WEDNESDAY, April 29, 2020
Tchaikovsky Overture in C Minor
This overture never got an opus number. In other words, it was so unimportant in the eyes of historians that it never got numbered.
He composed it during the summer of 1865 at Kamenka when he was 25 years old, then orchestrated it in January 1866 in Moscow. So it was his 2nd major work for full orchestra.
piccolo, 2 flutes, 2 oboes, 2 clarinets (in B-flat), 2 bassoons, 4 horns (in F, E), 2 trumpets (C, D), 3 trombones, tuba + timpani + violins I, violins II, violas, cellos, and double basses, with optional cymbals and bass drum.
In a letter to his brothers Anatoly and Modest of 10/22 January 1866, Tchaikovsky said:
“I’ve orchestrated the greater part of my summer overture, and to my horror it’s turning out to be terribly long, which I didn’t expect at all.”
As Nikolay Kashkin recalled, soon after Tchaikovsky’s move to Moscow, Nikolai Rubinstein asked if any of his compositions could be performed in the 1866 concert season, and Tchaikovsky suggested his Overture in C minor. Rubinstein considered that it could not possibly be performed.
Once again, let’s read between the lines. Supposedly Nikolai Rubinstein was Tchaikovky’s friend. Let’s think about this a moment. He was five years older, so he had power over Tchaikovsky in his student days, and his influence on the young composer was horribly toxic. This did not improve over time.
On 19/31 January 1866 Tchaikovsky sent the manuscript to Herman Laroche in Saint Petersburg so that the latter might submit it to Anton Rubinstein for performance.
But Anton Rubinstein’s judgement of the overture was so unfavorable that the composer himself made the following note on the front of the full score:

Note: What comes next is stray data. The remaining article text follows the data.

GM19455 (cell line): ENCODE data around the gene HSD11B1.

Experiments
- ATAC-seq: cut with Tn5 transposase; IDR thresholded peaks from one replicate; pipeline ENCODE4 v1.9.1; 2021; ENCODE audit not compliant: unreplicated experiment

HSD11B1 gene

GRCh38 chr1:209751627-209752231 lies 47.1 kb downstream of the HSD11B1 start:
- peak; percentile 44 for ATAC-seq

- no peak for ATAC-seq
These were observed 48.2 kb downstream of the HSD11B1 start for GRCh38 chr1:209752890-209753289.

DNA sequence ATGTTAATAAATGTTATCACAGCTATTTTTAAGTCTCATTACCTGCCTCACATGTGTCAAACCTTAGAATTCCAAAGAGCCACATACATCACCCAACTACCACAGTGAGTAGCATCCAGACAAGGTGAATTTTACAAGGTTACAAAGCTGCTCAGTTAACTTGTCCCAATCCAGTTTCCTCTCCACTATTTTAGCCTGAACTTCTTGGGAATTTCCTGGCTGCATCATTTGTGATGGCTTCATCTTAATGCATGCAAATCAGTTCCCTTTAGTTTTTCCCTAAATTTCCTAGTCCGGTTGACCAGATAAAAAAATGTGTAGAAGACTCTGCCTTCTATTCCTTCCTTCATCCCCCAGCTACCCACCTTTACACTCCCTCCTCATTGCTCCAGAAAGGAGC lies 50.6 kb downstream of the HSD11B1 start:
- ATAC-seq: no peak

“Overture, written in Moscow in January 1866 and played nowhere (loathsome rubbish!”
By now you should know that Anton Rubinstein was a horribly stupid man, and Tchaikovsky was terribly unlucky to have had him as a teacher of composition. Anton considered himself an excellent composer. In fact, the best thing Anton ever wrote was so inferior to to just about anything Tchaikovsky wrote that the comparison between what these two men wrote is absurd. Anton worshiped the past, and at best his best music sounds a bit like very bad Mendelssohn.
Tchaikovsky’s good friend Sergey Taneyev’s wrote to Modest, Tchaikovsky’s brother, about this early work in 1896 and 1897, three to four years after Tchaikovsky died and said:
“I have now found the manuscript of the overture that you wrote about, in C minor (with the episode from the overture to The Storm)… and I can show it to you on your arrival.”
The Overture was only performed for the first time on 12 October 1931 in Voronezh, conducted by Konstantin Saradzhev, professor of the Moscow State Conservatory. That means that this music, composed in 1866, was not heard for 65 years.
Think about that. We almost never got to hear The Storm, due to the stupidity of the Rubinstein brothers, then together they trashed this overture. Next Tchaikovsky destroyed the original version of his Symphony No. 2, and that would never have happened had he gotten support from those around him. We only have his symphony in its original form because it was reconstructed from parts.
At every point in his life he was subjected to such narrow-mindedness that to this moment we have no idea how many other great compositions he destroyed during moments of self doubt.
The Overture in C Minor was finally printed in 1952 in volume 21 of Tchaikovsky’s Complete Collected Works, edited by Pavel Lamm. In other words, if you were a conductor before that time you would never have heard this music, and you could not perform it because there was no music.
The Overture’s introduction (bars 1–90) is an extended version of the corresponding section from his earlier overture The Storm (1864); this passage was later re-used in the Entr’acte to Act II of the opera The Voyevoda.
The central theme of the Overture (bars 176–247) was re-used in Act I (No. 7) of The Voyevoda.